Last year, X-Men fans finally got the Deadpool movie they had been waiting for. Now after multiple failed attempts, 20th Century Fox has finally produced the standalone Wolverine movie audiences have always wanted to see. Logan couldn’t have come at a better time, especially since this will be Hugh Jackman’s final appearance as the titular hero. Wolverine made Jackman a household name back in the early 2000s. After almost 17 years, it’s hard to imagine anyone else playing the character. Yet, Logan offers an appropriate exit for Jackman, sending off his interpretation of Wolverine on just the right note.
The tone of Logan is unlike any of the previous X-Men films. Instead of focusing on a team of mutants trying to save the world, we follow a small group that’s simply trying to survive. Set in 2029, Wolverine is a broken down old man that can barely break out the retractable claws. When push comes to shove, though, he can still rip a gang of thugs to shreds. Mutants have seemingly gone extinct. Wolverine tries to preserve what’s left of his kind, hiding out in the desert with a senile Charles Xavier (Patrick Stewart) and an albino mutant named Caliban (Stephen Merchant).
Although Wolverine has virtually lost all hope, he’s given a reason to keep going with the arrival of a young mutant named Laura (Dafne Keen). Calling Eleven from Stranger Things to mind, Laura is a girl of few words, but can take down foot soldiers without breaking a sweat. On the run from a bunch of baddies, Wolverine, Charles, and Laura set out on a journey to salvation.
Their post-apocalyptic road trip calls to mind many iconic video games, such as The Last of Us and Telltale’s The Walking Dead. In the same vein as those titles, there’s a constant sense of dread throughout Logan. In the previous films, these characters seemed invincible. Even when they died, you knew they could always come back. Here, however, the characters are all barely hanging on by a thread. The result is the most human X-Men movie to date, as well as the most grounded.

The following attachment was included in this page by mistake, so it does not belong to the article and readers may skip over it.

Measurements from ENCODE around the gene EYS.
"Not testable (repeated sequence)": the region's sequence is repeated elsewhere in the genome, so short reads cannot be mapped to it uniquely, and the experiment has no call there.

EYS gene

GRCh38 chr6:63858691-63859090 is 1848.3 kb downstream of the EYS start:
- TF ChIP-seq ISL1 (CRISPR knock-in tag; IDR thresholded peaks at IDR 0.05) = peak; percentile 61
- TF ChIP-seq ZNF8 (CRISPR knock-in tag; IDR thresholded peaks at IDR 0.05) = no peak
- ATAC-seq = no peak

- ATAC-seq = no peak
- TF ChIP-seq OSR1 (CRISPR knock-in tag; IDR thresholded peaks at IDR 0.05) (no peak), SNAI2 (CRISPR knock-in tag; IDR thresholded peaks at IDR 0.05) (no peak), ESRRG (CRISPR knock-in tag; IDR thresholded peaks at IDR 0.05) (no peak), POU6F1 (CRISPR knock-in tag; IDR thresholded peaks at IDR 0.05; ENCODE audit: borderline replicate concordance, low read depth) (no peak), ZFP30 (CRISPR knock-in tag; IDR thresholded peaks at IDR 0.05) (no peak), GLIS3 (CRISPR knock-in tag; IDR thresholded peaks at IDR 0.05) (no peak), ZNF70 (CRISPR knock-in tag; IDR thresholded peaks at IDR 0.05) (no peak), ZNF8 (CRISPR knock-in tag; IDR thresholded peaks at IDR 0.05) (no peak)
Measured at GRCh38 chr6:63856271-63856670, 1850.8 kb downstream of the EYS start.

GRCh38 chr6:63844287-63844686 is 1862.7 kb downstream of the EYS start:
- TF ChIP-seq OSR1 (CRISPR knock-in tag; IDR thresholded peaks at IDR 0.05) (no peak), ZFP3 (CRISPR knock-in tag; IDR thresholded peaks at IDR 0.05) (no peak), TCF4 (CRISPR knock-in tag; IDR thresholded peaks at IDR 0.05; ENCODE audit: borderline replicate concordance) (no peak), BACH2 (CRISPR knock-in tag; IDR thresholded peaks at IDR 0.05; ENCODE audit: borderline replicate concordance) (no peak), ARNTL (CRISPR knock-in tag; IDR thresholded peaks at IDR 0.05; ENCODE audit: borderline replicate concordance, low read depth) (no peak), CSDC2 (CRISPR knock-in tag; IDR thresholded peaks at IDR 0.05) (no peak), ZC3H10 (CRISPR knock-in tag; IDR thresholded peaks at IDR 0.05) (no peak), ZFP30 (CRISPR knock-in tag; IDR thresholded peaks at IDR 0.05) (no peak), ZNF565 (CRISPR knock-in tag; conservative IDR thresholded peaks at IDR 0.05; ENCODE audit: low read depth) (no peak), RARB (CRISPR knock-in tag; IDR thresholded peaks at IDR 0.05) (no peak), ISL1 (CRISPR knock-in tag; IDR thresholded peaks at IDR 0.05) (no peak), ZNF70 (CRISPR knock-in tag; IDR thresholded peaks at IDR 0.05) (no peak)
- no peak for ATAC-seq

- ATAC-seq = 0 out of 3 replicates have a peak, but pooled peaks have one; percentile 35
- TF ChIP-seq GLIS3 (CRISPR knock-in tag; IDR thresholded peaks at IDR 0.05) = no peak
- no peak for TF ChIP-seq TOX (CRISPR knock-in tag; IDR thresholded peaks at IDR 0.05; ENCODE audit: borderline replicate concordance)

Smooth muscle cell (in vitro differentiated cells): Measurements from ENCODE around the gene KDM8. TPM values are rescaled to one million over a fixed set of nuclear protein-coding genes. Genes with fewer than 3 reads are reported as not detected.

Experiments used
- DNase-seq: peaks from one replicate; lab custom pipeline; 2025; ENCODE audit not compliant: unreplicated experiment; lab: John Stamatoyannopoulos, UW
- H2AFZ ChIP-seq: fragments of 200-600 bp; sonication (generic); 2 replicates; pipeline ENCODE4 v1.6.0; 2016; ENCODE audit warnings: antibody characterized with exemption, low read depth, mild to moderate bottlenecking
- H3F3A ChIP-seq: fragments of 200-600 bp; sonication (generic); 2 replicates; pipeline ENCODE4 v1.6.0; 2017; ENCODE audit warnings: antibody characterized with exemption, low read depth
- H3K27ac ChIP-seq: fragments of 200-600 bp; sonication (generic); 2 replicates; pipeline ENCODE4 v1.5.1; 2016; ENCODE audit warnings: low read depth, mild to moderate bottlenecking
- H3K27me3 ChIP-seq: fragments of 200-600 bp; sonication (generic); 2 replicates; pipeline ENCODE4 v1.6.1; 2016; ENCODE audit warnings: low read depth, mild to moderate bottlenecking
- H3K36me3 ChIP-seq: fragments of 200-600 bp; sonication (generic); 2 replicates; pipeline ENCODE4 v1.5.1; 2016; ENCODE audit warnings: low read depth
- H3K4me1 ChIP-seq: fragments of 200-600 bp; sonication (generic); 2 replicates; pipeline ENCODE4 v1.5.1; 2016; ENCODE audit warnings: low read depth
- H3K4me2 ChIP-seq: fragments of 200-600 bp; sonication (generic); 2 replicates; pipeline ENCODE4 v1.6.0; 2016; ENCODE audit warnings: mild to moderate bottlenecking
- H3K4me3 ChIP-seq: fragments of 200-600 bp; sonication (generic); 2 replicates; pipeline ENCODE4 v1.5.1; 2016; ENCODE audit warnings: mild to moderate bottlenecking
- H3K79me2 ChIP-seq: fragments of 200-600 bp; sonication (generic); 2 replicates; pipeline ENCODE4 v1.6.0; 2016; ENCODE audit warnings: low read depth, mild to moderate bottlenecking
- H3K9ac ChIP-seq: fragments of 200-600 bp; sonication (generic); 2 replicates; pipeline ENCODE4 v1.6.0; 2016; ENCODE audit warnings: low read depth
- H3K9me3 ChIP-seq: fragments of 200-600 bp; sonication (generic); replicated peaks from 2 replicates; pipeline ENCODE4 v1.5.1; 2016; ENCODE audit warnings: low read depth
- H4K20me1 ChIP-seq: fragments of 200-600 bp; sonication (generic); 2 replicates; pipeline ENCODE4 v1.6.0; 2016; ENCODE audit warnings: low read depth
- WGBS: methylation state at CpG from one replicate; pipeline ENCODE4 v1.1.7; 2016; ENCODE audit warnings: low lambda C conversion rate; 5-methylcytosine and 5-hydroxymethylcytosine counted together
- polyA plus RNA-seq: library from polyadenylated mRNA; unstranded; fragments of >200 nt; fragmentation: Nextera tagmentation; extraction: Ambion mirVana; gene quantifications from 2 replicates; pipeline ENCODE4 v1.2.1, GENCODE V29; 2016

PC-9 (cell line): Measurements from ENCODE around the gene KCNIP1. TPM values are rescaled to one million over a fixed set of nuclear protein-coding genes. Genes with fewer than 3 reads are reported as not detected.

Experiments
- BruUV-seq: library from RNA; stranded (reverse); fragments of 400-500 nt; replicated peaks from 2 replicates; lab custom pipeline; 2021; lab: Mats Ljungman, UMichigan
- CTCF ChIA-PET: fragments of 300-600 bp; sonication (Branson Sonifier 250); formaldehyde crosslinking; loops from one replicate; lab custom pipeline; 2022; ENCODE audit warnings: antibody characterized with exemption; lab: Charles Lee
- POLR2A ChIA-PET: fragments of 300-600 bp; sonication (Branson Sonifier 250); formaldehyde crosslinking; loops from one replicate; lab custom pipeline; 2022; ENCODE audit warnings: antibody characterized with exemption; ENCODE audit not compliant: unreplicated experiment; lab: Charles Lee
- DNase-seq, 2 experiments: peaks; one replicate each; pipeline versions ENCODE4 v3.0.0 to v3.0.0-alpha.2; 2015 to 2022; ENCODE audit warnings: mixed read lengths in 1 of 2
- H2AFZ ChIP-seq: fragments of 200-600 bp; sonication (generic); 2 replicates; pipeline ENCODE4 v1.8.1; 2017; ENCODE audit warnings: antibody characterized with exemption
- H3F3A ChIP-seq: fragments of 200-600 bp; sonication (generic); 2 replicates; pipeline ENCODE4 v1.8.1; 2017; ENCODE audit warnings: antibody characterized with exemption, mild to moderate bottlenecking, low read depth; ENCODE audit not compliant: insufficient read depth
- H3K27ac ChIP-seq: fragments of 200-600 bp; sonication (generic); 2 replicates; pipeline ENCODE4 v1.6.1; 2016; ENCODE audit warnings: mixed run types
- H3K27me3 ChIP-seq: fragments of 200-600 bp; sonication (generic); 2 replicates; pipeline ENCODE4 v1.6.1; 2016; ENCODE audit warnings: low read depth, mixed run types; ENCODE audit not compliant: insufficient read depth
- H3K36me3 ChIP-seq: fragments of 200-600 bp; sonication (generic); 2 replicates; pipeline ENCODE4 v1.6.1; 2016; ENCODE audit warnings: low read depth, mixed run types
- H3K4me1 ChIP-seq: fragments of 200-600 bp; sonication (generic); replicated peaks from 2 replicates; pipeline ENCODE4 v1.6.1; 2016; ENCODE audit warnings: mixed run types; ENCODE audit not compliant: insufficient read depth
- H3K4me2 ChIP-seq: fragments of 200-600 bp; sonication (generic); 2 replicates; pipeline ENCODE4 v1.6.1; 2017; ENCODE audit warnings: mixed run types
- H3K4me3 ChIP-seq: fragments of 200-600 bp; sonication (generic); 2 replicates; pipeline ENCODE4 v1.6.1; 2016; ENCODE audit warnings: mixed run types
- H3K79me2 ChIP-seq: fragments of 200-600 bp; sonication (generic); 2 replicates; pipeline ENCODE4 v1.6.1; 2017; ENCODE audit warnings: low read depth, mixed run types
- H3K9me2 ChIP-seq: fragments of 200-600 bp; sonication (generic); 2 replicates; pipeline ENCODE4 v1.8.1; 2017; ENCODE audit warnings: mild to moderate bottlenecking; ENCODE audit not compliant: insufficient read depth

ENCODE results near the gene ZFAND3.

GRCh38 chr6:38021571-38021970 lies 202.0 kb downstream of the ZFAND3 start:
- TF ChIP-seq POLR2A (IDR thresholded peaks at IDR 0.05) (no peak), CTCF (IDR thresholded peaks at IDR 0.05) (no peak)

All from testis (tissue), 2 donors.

The action sequences in this franchise have gotten pretty cartoony over the years. Instead of epic battles overflowing with CGI, Logan feels more like a knife fight in the streets. When a character gets stabbed and killed here, it leaves a lasting impression. Pulling no punches, the film earns its R rating without becoming gratuitous. The violence and swearing actually add to the story rather than just being edgy for the sake of being edgy. In many respects, Logan is everything Batman v Superman was trying to be. It’s dark and gritty, but also puts emphasis on characters we care about. It also doesn’t burden the audience with an excessive runtime or countless cameos.
Does this mean that Logan is the best X-Men movie ever? Well, it comes close, but the narrative loses some of its drive in the third act. Without spoiling anything, Wolverine eventually meets his match, which does make leeway for a couple cool fight scenes. However, this is also where the film gets a tad too ridiculous and silly. It’s a lot like the original Iron Man where the first two thirds are great and the finale is just pretty good.
Even when Logan lags, though, the audience remains invested. That’s because we truly identify with these characters, their relationships, and their inner struggles. Jackman in particular gives one of his most emotional performances, capturing the spirit of an old man trying to redeem himself. Like Ryan Reynolds in Deadpool, this is a performance that stands little chance at scoring an Oscar nomination, but really deserves to be in contention. At least Jackman can take solace in the fact that he’s done this character justice and has forever left his mark on the superhero genre.